Thursday, May 19, 2011

Guest Post - Tiny Earthquakes in Maine: From the Last Ice Age

I have another guest post for you today. This time we have Mariana Ashley focusing in on what the hell is going on in Maine and why do they have so many tiny earthquakes.

Earlier this month, Maine experienced a swarm of tiny earthquakes. In the first week of May, Maine was hit by as many as 30 minor tremors. These tiny earthquakes, which were all below magnitude 2, were not big enough to be felt although residents did hear them; many were reported as sounding like gunshots.

As many of you know, Maine is not on any active fault line; in fact, Maine is right in the middle of a plate. However, despite Maine's tectonic position, Maine still experiences some stresses and responses to the movement of the tectonic plate it's on.

Maine is also experiencing some after-effects of the last Ice Age. About 13,000 years ago, the area of Maine and New England was covered by an enormous amount of ice; this ice weighed a ton and depressed the crust in Maine by about 500 feet in some areas. The ice melted relatively quickly in relation to geologic time, and the crust is still responding to that loss of weight.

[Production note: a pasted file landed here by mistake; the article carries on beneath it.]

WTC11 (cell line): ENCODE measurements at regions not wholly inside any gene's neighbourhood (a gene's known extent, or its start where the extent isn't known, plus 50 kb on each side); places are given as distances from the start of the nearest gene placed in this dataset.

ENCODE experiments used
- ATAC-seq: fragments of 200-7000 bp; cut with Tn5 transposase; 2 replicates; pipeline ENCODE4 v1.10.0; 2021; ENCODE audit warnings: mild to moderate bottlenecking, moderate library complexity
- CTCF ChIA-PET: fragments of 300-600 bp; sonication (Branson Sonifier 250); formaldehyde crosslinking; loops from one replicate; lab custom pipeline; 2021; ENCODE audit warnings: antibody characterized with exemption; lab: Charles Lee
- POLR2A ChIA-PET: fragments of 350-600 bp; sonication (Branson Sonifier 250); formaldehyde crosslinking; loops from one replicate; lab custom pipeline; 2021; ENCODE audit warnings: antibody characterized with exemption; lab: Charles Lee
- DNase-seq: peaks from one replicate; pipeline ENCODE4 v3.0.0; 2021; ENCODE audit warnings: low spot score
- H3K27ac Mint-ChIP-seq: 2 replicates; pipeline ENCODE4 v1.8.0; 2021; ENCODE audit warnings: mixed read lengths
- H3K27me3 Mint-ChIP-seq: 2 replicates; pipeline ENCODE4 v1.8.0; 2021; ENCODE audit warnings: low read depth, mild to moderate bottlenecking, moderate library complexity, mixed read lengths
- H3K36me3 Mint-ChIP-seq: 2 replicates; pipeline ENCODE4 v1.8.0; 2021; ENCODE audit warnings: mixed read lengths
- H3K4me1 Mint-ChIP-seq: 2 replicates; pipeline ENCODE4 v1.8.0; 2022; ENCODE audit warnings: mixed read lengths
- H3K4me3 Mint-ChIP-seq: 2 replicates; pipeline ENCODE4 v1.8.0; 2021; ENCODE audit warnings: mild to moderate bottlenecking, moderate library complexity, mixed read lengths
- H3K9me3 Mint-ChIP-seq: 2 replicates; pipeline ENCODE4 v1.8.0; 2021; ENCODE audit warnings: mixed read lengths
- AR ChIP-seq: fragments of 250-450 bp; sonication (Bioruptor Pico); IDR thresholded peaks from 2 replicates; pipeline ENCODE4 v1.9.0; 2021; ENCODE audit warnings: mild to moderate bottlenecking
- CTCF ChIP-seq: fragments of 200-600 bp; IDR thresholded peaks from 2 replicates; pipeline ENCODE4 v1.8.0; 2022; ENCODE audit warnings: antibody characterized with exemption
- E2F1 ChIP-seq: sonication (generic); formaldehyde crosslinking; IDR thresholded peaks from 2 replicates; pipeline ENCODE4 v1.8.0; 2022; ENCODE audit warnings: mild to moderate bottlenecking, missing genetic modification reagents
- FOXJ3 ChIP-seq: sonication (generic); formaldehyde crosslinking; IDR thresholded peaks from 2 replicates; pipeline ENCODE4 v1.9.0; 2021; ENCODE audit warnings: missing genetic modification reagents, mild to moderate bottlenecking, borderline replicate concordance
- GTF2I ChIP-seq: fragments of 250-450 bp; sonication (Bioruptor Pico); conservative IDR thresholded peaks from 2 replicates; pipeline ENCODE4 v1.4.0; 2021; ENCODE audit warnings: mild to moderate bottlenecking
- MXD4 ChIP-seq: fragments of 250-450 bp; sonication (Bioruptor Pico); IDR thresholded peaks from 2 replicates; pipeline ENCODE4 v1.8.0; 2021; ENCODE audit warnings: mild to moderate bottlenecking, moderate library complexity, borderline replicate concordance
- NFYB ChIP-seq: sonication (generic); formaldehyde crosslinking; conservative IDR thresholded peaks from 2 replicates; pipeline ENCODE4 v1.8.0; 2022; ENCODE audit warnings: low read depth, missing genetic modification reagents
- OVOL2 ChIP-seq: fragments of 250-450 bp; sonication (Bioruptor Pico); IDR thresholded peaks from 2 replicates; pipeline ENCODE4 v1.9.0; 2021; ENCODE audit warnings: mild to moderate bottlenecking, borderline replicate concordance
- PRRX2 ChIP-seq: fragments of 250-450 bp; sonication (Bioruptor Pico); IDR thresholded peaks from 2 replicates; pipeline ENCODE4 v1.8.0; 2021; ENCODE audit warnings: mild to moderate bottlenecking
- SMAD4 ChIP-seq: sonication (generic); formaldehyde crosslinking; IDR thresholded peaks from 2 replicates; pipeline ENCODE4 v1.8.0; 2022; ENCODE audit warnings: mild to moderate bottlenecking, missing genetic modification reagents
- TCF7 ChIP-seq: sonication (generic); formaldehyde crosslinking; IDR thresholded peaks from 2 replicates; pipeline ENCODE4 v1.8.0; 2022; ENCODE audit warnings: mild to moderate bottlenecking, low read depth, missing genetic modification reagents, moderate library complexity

The stress from that loss of weight is released from tiny faults over the state. These faults are usually 100 feet wide and about a mile deep. They are located all over Maine, around mountains and the coast as well.

Normally these tiny earthquakes, in response to a change of weight or pressure of the crust, are more spread out and hardly noticeable, sometimes not even documented. Scientists are still trying to determine exactly why they swarmed in such close intervals in Maine. There have been two other records of tiny earthquake swarms in Maine, one in 2006 and another in 1967. Since they are so rare, scientists don't have a good answer why so many tiny earthquakes would occur so frequently in one location.

While there's no great explanation for the swarm of earthquakes in Maine, scientists don't believe this is anything to be worried about. This type of seismic activity is in no way a warning sign, and since nobody in Maine could actually feel the quakes, not many people are taking it as one either. If anything, this is just an interesting reminder that landscapes are a lot more complex than most people think; landscapes are constantly responding to forces and events that occurred far beyond our own lifetimes.

Mariana Ashley is a freelance writer who particularly enjoys writing about top online colleges. She loves receiving reader feedback, which can be directed to mariana.ashley031

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